Every man dog and millipede on the planet knows there are seven possible pieces in Tetris.

Every man dog and millipede on the planet knows there are seven possible pieces in Tetris

In each of the following puzzles Joe Bloggs wants to achieve something specific within the first seven moves, without repeating any pieces. Assume that (1) Joe Bloggs can “call” the order in which the pieces appear (2) pieces can be rotated but not flipped and (3) “sliding or rotating underneath” is illegal.

• LEVEL 1: Can Joe Bloggs form a 7x4 block if there are TEN columns?

• LEVEL 2: Can Joe Bloggs complete four lines if there are SEVEN columns?

• LEVEL 3: Can Joe Bloggs complete seven lines if there are FOUR columns?


2 Answers 2


Level 1 is impossible:
Suppose it were possible. Imagine coloring the final 7x4 block in a black-and-white checkerboard pattern. The T piece has more squares of one color, all other pieces have the same number of black and white squares, but the entire block has the same amount of black and white squares too. Contradiction.

Level 2 is possible:
enter image description here

Level 3 is possible:
enter image description here

  • $\begingroup$ nice work - and bonus points for finishing Level 3 with a Tetris! One can also condense the solution by writing numbers in a grid e.g. 7666/5564/3554/3344/7322/7112/7112. Note that the 7's are connected once the 6th piece is played and three lines are cleared. $\endgroup$
    – happystar
    Commented Jul 3, 2020 at 9:30

Wrong answer

Why it's wrong:

I carelessly assumed (without, of course, noticing that I was doing so) that when a line is completed it's always at the bottom of the board. Of course that is very much not necessarily true. This invalidates everything I said about #2 and #3.

Wrong answer preserved below because I don't believe in hiding my stupid mistakes:

Two of the answers are

no, to "Level 1" and "Level 3",


if you imagine colouring a 7x4 block (in whatever orientation you please, whatever the total number of columns) in a checkerboard pattern, clearly it will contain equal numbers of black and white squares; six of the seven Tetris pieces also contain equal numbers of black and white squares however they are placed. This immediately shows that #1 is impossible. #3 is also impossible even though lines may be removed one at a time, because each line-removal removes the same number of black and white squares. So if we could do this then there would be 7+4 events (7 "place piece" and 4 "remove line"), all but one of which preserve the white/black balance, starting and ending with white=black=0, which is impossible.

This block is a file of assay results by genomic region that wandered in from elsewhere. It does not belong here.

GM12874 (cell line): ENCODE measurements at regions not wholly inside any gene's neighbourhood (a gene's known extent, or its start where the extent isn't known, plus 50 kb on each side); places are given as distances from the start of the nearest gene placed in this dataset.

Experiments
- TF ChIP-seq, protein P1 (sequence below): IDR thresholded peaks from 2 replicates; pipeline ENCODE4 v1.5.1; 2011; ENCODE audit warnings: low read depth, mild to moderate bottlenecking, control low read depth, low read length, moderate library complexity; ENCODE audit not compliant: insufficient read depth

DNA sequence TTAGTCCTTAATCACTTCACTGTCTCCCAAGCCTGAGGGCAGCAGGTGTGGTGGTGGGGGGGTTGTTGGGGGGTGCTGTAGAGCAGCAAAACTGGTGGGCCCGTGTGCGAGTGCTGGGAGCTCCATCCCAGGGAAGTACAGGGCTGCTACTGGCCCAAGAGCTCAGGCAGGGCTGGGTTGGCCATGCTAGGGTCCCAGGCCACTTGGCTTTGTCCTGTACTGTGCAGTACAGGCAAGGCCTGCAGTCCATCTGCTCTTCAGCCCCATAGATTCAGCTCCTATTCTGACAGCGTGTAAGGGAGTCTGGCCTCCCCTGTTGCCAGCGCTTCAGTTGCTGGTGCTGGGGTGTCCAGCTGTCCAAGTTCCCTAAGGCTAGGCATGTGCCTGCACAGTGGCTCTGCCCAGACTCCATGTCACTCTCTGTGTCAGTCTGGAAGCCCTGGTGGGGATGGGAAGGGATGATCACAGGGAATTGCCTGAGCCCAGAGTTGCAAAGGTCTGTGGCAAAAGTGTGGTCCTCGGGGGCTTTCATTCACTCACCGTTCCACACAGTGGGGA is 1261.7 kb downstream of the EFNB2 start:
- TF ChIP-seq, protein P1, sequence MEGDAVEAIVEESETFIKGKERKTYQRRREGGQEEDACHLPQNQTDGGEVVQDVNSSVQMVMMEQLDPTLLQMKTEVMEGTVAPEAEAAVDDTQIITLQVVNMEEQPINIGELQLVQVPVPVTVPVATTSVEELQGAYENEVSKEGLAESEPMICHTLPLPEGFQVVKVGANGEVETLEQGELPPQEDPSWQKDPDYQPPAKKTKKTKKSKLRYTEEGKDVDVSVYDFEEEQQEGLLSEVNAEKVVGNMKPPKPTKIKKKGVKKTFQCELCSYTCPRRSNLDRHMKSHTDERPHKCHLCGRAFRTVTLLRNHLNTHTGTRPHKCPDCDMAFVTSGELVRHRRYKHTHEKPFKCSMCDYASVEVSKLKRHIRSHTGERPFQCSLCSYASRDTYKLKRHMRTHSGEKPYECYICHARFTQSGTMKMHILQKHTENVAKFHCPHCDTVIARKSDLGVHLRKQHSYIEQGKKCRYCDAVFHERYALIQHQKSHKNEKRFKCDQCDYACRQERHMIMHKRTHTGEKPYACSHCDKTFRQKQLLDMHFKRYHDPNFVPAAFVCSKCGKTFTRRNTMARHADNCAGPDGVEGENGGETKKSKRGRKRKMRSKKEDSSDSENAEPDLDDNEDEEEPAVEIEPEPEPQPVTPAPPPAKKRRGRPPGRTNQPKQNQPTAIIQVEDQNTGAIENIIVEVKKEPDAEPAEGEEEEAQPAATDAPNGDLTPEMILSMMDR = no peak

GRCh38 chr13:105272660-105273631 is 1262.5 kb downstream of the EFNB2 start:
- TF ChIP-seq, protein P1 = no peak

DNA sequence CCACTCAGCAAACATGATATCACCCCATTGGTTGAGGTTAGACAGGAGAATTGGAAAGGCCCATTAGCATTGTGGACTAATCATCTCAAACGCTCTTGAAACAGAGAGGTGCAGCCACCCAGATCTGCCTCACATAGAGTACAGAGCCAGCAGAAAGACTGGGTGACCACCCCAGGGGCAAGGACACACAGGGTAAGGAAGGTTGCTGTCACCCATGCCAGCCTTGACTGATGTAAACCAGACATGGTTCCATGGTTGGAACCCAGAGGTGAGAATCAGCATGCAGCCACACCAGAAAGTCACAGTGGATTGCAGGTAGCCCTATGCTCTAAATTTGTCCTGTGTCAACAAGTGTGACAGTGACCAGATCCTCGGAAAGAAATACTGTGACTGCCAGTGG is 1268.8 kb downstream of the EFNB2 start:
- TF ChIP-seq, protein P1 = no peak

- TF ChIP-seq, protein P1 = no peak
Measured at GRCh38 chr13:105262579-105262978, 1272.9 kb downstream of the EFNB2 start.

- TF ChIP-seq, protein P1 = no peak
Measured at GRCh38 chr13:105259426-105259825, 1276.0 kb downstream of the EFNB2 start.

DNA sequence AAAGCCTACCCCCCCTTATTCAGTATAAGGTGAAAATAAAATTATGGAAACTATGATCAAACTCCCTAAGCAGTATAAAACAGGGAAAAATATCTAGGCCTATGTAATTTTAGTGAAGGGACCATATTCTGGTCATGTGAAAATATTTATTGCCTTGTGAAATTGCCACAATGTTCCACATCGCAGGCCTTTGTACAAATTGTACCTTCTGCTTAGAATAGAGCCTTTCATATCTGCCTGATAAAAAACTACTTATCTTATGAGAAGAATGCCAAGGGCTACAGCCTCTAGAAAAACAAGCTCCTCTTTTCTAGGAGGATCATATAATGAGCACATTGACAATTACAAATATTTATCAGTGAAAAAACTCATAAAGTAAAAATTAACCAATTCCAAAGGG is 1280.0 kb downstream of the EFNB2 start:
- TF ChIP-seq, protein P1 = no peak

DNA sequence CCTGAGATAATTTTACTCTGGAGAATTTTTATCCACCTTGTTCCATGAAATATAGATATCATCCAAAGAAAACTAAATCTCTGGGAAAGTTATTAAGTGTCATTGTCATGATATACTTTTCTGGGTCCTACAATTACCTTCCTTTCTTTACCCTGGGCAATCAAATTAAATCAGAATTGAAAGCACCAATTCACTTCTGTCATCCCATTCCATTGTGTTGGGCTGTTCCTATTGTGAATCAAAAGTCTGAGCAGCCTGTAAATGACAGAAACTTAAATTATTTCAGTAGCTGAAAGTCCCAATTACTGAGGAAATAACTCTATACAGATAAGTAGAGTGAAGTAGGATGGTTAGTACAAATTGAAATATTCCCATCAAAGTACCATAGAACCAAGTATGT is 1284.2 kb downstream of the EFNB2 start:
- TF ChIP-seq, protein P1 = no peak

As for the third,

since 7 is an odd number it might seem that with 7 columns we can arrange some sort of colour-imbalancing shenanigans as rows are removed. Not so. Suppose that instead of removing rows we merely allow them to move downward off the edge of the board, and suppose that the colouring of a piece or piece-fragment moves with the piece. Then clearing four rows on a 7-wide board still just means forming a 7x4 block, and that we can't do no matter how we place the pieces.

None of the above is changed

if we give Joe the ability to place the pieces wherever he chooses -- not merely "sliding and rotating underneath" but also leaving them hanging in mid-air. So long as he can't actually place the pieces so that they overlap one another, the checkerboard colouring guarantees that he can't perform any of the feats asked for here.

  • $\begingroup$ I was thinking of an argument along these lines but I am not totally convinced by it on either #2 or #3. Imagine the T-piece being rotated 90 degrees from the picture. If the middle row of 2 were removed by a line then this actually can change the white/black balance because the bottom square remains the same while the top square moving down changes parity. It's a little hard to describe without pictures but does this make sense? $\endgroup$
    – hexomino
    Commented Jul 2, 2020 at 11:02
  • 1
    $\begingroup$ I started off thinking that there was an equivalence between #2 and #3 and forming a 7x4 block but since lines can be removed "in-between" it's sort of equivalent to forming a 7x4 block where we can "cut" some of the tetris pieces with some restrictions. $\endgroup$
    – hexomino
    Commented Jul 2, 2020 at 11:07
  • $\begingroup$ There was an earlier tetris puzzle in which 10 T-tetrominoes were used to complete 4 lines of 10 columns, even though it is impossible to tile a 4x10 rectangle with T-tetrominoes (for more complicated reasons than checkerboard colouring parity). $\endgroup$ Commented Jul 2, 2020 at 12:34
  • $\begingroup$ Yeah, my answer is wrong, because it assumes that when a line is completed it has to be the bottom one. Oops. $\endgroup$
    – Gareth McCaughan
    Commented Jul 2, 2020 at 12:41
  • 1
    $\begingroup$ How is this getting upvotes after I put "Wrong answer" in big bold letters at the top? Oh well, I guess I can't exactly complain. $\endgroup$
    – Gareth McCaughan
    Commented Jul 2, 2020 at 22:17

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